What to Know About Wetlands and Their Benefits to the Environment

by Giselle Chollett

World Wetlands Day is a United Nations International Day of Importance designed to educate people about these natural areas’ vital role in our ecological, economic, and social health. World Wetlands Day commemorates the signing of the “Convention on Wetlands of International Importance” in 1971. A total of 172 countries have adopted this Convention, vowing to designate and protect the wetlands within their borders. Each country has added at least one such wetland to the List of Wetlands of International Importance (also known as Ramsar sites).

The theme of this year’s observance is “Revive and restore degraded wetlands.” Here are some important details to know about wetlands and their environmental benefits.

Wetlands are one of nature’s most productive ecosystems since they help provide a habitat to fish, wildlife, and plants (in fact, wetlands play host to 40% of all plant and animal species!). Often referred to as the “kidneys of the earth,” wetlands function as a major carbon sink. They support groundwater recharging, mitigate natural disasters, provide clean drinking water, offer food to a diverse group of plants and animals, and support cultural and recreational activities. According to the EPA, wetlands are links between land and water, where the flow of water, the cycling of nutrients, and the sun’s energy meet to produce a unique ecosystem characterized by hydrology.

If wetlands disappear, the effects will impact the quality of water and the populations of fish and birds, and societies will experience an increase in floods. Additionally, because wetlands are carbon sinks, their destruction results in large carbon emissions into the atmosphere.

Unfortunately, Earth is losing its wetlands three times faster than its forests. 35% of our wetlands have disappeared in the past 50 years alone. With the multiple challenges that wetlands face–from climate change and sea level rise to drainage and excavation–World Wetlands Day is a reminder of the importance of learning about wetlands and the need to protect these lands that currently cover 5.5% of the land in the 48 contiguous states.

The classification of a wetland is determined by how the land has been formed, the varieties of plants that live there, and its location. The EPA website says that an estimated 95% of these wetlands are freshwater; the rest are marine or estuarine. In the U.S., most wetlands are in Minnesota, Florida, and Louisiana due to the climate of those locations. The EPA-dedicated site for wetlands shows two general categories of wetlands: coastal or tidal wetlands and inland or non-tidal wetlands. Details below.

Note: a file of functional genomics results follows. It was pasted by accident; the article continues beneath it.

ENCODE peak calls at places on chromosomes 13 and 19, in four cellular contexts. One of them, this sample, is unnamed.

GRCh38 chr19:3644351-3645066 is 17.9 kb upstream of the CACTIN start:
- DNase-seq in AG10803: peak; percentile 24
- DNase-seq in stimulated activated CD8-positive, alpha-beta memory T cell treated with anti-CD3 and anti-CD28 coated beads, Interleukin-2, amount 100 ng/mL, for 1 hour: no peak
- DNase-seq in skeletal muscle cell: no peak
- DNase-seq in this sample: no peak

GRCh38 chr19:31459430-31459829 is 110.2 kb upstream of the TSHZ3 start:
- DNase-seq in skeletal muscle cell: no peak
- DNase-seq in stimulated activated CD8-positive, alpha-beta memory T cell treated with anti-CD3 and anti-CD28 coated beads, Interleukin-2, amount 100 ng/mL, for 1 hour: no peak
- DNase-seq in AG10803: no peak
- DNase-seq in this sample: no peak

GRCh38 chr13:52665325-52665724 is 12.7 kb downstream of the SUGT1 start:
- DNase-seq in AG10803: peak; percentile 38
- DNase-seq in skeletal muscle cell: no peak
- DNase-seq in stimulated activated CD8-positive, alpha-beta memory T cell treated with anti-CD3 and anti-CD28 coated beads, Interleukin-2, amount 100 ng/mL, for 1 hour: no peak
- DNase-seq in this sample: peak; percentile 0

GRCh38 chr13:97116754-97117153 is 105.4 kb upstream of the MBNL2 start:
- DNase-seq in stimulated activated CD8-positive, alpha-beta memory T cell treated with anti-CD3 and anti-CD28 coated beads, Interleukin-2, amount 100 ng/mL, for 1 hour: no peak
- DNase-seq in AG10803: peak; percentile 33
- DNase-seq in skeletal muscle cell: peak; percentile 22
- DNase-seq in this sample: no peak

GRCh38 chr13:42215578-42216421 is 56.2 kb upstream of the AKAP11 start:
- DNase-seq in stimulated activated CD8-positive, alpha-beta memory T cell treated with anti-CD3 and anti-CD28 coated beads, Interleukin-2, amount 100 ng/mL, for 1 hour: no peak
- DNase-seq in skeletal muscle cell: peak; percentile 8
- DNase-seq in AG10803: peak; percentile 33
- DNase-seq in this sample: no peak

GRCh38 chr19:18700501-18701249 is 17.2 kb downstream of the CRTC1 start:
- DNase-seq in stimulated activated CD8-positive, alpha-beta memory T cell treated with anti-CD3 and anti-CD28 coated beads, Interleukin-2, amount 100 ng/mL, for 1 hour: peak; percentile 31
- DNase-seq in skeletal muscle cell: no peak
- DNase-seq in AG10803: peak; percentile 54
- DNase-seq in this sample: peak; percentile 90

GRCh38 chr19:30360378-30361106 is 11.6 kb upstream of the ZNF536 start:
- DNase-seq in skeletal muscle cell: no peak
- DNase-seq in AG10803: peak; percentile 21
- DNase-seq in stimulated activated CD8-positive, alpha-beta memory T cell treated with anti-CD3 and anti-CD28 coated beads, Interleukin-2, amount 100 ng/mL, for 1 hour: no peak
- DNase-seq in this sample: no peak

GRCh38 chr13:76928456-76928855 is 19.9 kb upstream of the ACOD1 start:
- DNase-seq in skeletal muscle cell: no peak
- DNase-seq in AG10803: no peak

Found along the Atlantic, Pacific, Alaskan, and Gulf coasts, coastal or tidal wetlands are closely linked to our nation’s estuaries, where seawater mixes with fresh water to form an environment of varying salinities. The saltwater and the fluctuating water level (due to tidal action) combine to create a rather complex environment for most plants. Therefore, many shallow coastal areas are unvegetated mudflats or sand flats. Some plants, however, have successfully adapted to this environment. Certain grasses and grass-like plants that adapt to the saline conditions form the tidal salt marshes that are found along the Atlantic, Gulf, and Pacific coasts.


Inland or non-tidal wetlands are most commonly found on floodplains along rivers and streams (riparian wetlands), in isolated depressions surrounded by dry land (for example, playas, basins, and “potholes”), along the margins of lakes and ponds, and in other low-lying areas where the groundwater intercepts the soil surface or where precipitation sufficiently saturates the soil (vernal pools and bogs). Inland wetlands include marshes and wet meadows dominated by herbaceous plants, swamps dominated by shrubs, and wooded swamps dominated by trees. Certain types of inland wetlands are common to particular regions of the country.

Also, according to the EPA, wetlands can be influenced by natural and human-induced stressors such as:

  • Hurricanes, sea-level change, and certain agricultural and forestry practices can increase erosion or sedimentation.
  • Human modifications such as pipes and channels can alter wetland types, elevation, or hydrology.
  • Withdrawal of groundwater or surface waters can reduce the water flow into wetlands.
  • Pollutants in groundwater and fresh surface waters that flow into wetlands can be toxic to plants and animals and accumulate in wetland sediments.
  • Invasive species can alter the composition of wetland communities.
  • Wetland loss can add stress to remaining wetlands. For example, if fewer wetlands are available to filter pollutants from surface waters, those pollutants could become more concentrated in the remaining wetlands. Wetland loss can also decrease habitat, landscape diversity, and connectivity among aquatic resources.
  • Conversion from one wetland type to another—for example, cutting down trees in forested wetlands—can have a significant ecological impact by changing habitat types and community structure.

To best help protect wetlands, you can follow some of these easy-to-do recommendations.

  1. Plant a buffer strip of native plants, which resist diseases
  2. Eliminate the use of pesticides and fertilizers when working on your lawn
  3. Remove non-native plants and invasive species
  4. Keep your pet waste out of wetlands

For further information, please visit the UN website for this observance here.

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